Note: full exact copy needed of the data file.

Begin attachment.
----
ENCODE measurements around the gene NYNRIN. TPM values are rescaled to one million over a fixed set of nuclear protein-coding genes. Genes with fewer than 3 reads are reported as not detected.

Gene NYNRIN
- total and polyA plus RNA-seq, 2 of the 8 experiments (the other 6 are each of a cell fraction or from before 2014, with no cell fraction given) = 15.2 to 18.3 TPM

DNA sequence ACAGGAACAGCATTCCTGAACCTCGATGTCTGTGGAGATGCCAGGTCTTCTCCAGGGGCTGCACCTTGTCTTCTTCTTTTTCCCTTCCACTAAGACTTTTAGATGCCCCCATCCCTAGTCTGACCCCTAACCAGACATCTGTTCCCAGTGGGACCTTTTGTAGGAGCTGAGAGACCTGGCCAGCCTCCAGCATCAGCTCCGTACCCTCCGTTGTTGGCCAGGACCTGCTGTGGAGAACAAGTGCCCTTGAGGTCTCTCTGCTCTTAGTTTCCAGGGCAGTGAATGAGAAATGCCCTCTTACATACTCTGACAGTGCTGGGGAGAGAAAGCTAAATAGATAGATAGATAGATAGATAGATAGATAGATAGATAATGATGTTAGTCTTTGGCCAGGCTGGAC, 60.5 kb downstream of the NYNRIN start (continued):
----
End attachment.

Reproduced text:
ENCODE measurements around the gene NYNRIN. TPM values are rescaled to one million over a fixed set of nuclear protein-coding genes. Genes with fewer than 3 reads are reported as not detected.

Gene NYNRIN
- total and polyA plus RNA-seq, 2 of the 8 experiments (the other 6 are each of a cell fraction or from before 2014, with no cell fraction given) = 15.2 to 18.3 TPM

DNA sequence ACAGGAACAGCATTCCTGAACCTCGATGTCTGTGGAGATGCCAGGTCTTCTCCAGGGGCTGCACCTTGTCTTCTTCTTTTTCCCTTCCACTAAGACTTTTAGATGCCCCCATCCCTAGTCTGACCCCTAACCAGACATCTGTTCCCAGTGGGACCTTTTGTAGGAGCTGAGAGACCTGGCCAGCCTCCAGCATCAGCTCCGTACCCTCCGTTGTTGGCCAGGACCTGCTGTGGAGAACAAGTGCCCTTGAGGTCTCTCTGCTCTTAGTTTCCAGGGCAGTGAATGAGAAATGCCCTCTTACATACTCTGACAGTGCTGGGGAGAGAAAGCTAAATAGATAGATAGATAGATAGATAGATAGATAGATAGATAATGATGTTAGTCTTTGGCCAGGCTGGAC, 60.5 kb downstream of the NYNRIN start (continued):